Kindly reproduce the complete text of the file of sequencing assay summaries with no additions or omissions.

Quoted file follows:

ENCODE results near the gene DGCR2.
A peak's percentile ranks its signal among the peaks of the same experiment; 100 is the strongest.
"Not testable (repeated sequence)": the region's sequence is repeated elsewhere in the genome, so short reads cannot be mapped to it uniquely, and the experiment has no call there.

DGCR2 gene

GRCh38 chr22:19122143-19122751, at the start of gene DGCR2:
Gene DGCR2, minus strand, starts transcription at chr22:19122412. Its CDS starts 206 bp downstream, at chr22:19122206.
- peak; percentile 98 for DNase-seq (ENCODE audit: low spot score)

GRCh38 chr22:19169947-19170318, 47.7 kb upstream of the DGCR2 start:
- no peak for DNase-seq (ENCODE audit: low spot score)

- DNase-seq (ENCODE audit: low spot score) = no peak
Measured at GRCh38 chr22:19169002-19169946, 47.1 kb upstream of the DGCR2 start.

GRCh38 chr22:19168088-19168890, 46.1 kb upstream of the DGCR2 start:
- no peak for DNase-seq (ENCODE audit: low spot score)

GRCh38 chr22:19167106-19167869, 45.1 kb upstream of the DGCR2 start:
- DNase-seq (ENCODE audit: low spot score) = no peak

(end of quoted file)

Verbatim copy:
ENCODE results near the gene DGCR2.
A peak's percentile ranks its signal among the peaks of the same experiment; 100 is the strongest.
"Not testable (repeated sequence)": the region's sequence is repeated elsewhere in the genome, so short reads cannot be mapped to it uniquely, and the experiment has no call there.

DGCR2 gene

GRCh38 chr22:19122143-19122751, at the start of gene DGCR2:
Gene DGCR2, minus strand, starts transcription at chr22:19122412. Its CDS starts 206 bp downstream, at chr22:19122206.
- peak; percentile 98 for DNase-seq (ENCODE audit: low spot score)

GRCh38 chr22:19169947-19170318, 47.7 kb upstream of the DGCR2 start:
- no peak for DNase-seq (ENCODE audit: low spot score)

- DNase-seq (ENCODE audit: low spot score) = no peak
Measured at GRCh38 chr22:19169002-19169946, 47.1 kb upstream of the DGCR2 start.

GRCh38 chr22:19168088-19168890, 46.1 kb upstream of the DGCR2 start:
- no peak for DNase-seq (ENCODE audit: low spot score)

GRCh38 chr22:19167106-19167869, 45.1 kb upstream of the DGCR2 start:
- DNase-seq (ENCODE audit: low spot score) = no peak